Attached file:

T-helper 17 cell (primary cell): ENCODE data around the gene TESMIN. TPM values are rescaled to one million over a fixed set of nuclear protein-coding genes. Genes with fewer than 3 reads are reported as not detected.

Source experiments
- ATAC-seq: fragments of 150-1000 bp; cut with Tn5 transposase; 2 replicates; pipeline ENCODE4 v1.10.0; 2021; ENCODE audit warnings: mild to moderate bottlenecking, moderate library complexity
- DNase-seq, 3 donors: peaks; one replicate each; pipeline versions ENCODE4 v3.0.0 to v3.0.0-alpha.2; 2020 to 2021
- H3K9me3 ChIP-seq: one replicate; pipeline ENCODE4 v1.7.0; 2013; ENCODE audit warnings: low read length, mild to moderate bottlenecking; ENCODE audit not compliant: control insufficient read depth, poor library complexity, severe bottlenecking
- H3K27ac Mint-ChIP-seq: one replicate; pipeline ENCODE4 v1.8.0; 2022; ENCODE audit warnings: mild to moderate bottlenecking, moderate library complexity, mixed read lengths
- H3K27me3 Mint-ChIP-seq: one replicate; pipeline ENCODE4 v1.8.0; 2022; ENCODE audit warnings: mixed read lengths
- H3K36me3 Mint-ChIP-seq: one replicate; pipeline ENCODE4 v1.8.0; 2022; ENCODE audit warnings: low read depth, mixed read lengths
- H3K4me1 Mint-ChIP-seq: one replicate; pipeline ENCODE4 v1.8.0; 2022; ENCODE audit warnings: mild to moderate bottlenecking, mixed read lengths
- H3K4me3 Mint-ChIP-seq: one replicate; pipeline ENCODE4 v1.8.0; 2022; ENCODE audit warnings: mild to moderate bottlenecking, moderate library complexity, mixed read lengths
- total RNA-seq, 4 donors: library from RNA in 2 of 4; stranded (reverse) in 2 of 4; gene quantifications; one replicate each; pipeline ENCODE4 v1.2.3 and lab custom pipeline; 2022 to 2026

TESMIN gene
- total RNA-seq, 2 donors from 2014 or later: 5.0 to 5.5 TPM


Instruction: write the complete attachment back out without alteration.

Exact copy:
T-helper 17 cell (primary cell): ENCODE data around the gene TESMIN. TPM values are rescaled to one million over a fixed set of nuclear protein-coding genes. Genes with fewer than 3 reads are reported as not detected.

Source experiments
- ATAC-seq: fragments of 150-1000 bp; cut with Tn5 transposase; 2 replicates; pipeline ENCODE4 v1.10.0; 2021; ENCODE audit warnings: mild to moderate bottlenecking, moderate library complexity
- DNase-seq, 3 donors: peaks; one replicate each; pipeline versions ENCODE4 v3.0.0 to v3.0.0-alpha.2; 2020 to 2021
- H3K9me3 ChIP-seq: one replicate; pipeline ENCODE4 v1.7.0; 2013; ENCODE audit warnings: low read length, mild to moderate bottlenecking; ENCODE audit not compliant: control insufficient read depth, poor library complexity, severe bottlenecking
- H3K27ac Mint-ChIP-seq: one replicate; pipeline ENCODE4 v1.8.0; 2022; ENCODE audit warnings: mild to moderate bottlenecking, moderate library complexity, mixed read lengths
- H3K27me3 Mint-ChIP-seq: one replicate; pipeline ENCODE4 v1.8.0; 2022; ENCODE audit warnings: mixed read lengths
- H3K36me3 Mint-ChIP-seq: one replicate; pipeline ENCODE4 v1.8.0; 2022; ENCODE audit warnings: low read depth, mixed read lengths
- H3K4me1 Mint-ChIP-seq: one replicate; pipeline ENCODE4 v1.8.0; 2022; ENCODE audit warnings: mild to moderate bottlenecking, mixed read lengths
- H3K4me3 Mint-ChIP-seq: one replicate; pipeline ENCODE4 v1.8.0; 2022; ENCODE audit warnings: mild to moderate bottlenecking, moderate library complexity, mixed read lengths
- total RNA-seq, 4 donors: library from RNA in 2 of 4; stranded (reverse) in 2 of 4; gene quantifications; one replicate each; pipeline ENCODE4 v1.2.3 and lab custom pipeline; 2022 to 2026

TESMIN gene
- total RNA-seq, 2 donors from 2014 or later: 5.0 to 5.5 TPM